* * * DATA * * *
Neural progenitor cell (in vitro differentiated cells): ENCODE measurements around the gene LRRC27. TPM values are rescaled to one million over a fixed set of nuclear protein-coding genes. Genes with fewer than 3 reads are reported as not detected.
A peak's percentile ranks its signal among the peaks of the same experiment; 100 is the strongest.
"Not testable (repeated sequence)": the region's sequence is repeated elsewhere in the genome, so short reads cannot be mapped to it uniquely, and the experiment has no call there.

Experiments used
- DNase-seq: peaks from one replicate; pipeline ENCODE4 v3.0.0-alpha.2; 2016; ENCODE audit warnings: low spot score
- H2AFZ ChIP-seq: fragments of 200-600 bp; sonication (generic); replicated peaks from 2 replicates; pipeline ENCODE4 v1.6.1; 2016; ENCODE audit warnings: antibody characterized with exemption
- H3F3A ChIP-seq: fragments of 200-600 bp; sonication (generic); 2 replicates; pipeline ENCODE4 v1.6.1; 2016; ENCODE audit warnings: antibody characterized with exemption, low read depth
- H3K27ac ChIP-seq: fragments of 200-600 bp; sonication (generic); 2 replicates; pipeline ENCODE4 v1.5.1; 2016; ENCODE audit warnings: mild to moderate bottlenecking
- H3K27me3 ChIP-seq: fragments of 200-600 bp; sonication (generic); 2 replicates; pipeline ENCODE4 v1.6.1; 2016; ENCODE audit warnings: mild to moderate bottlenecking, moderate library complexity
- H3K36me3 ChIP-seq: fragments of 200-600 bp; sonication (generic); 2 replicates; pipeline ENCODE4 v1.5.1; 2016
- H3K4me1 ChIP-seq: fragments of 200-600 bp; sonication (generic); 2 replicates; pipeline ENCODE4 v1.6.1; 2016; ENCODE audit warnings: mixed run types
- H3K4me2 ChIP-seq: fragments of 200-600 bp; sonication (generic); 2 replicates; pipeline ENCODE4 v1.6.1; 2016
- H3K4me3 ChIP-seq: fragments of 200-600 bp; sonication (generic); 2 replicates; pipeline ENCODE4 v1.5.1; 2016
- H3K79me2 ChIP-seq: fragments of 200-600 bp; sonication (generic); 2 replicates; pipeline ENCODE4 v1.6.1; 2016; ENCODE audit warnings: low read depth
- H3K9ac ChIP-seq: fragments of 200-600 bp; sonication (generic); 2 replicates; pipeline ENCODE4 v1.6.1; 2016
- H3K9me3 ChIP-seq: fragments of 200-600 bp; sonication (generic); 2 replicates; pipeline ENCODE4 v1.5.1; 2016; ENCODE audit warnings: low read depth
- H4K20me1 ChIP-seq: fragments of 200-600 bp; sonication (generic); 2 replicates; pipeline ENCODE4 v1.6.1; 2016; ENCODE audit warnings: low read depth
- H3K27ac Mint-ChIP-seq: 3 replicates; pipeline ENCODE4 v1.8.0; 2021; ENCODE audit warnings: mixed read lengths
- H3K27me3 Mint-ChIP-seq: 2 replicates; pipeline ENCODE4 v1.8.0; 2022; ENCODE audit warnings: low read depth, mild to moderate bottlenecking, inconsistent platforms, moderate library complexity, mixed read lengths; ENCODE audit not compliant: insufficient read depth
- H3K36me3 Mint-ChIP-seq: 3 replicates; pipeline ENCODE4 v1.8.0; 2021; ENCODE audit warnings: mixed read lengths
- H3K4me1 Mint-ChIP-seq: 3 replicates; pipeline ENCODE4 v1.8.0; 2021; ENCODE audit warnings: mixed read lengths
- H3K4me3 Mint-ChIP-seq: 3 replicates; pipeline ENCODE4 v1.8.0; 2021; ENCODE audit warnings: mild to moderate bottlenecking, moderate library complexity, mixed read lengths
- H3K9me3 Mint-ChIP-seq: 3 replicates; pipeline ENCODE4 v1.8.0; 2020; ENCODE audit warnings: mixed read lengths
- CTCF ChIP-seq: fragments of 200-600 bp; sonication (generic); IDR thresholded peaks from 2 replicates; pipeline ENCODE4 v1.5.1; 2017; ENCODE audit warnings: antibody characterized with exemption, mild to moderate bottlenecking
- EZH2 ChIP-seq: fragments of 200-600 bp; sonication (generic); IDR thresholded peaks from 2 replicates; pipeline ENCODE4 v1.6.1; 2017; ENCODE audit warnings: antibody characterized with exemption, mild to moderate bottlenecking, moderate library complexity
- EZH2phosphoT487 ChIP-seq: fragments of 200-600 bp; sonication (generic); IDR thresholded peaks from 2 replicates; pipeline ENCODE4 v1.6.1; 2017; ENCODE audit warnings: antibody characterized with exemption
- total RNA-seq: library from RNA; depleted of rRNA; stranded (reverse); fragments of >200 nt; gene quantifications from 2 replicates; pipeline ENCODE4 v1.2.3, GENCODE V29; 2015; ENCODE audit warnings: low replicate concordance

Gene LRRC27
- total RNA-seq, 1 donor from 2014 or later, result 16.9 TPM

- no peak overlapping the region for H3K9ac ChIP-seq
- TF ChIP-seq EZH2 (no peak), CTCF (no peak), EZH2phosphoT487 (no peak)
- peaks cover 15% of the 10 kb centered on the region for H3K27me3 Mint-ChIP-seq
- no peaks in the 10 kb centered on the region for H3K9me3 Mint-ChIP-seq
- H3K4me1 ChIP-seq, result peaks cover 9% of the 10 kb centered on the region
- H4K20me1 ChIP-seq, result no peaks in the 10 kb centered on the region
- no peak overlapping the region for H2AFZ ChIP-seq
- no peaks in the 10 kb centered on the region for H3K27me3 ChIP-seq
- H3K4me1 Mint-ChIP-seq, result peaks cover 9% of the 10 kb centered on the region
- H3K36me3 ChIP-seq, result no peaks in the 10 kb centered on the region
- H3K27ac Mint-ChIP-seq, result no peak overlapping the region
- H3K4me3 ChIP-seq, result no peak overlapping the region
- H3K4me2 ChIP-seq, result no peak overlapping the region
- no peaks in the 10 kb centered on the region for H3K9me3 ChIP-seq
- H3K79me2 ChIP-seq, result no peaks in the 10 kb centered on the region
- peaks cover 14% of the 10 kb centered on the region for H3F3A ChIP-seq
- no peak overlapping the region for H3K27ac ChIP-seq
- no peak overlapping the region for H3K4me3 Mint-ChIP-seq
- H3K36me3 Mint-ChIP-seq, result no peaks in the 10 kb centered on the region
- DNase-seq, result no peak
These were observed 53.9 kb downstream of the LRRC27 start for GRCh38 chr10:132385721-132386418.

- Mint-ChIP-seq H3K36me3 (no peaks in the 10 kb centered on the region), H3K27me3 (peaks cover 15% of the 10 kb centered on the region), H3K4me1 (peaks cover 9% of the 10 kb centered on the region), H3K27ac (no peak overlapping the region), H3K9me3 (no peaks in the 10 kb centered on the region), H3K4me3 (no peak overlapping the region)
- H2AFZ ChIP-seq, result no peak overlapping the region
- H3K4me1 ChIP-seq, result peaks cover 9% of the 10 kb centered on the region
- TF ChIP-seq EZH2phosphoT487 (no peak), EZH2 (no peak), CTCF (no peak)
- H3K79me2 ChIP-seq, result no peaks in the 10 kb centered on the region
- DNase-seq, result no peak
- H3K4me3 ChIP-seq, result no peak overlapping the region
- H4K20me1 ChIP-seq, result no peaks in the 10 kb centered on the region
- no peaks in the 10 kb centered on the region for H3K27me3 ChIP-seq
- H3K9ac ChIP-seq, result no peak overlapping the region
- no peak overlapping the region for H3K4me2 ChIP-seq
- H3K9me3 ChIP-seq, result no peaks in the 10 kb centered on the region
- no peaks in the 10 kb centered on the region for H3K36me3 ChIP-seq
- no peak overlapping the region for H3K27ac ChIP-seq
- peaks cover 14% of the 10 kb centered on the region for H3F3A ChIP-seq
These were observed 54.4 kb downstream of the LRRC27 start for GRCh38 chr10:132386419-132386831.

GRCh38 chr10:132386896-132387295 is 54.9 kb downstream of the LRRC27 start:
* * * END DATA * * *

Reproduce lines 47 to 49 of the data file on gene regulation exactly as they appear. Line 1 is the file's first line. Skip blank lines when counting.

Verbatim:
- no peak overlapping the region for H3K4me3 Mint-ChIP-seq
- H3K36me3 Mint-ChIP-seq, result no peaks in the 10 kb centered on the region
- DNase-seq, result no peak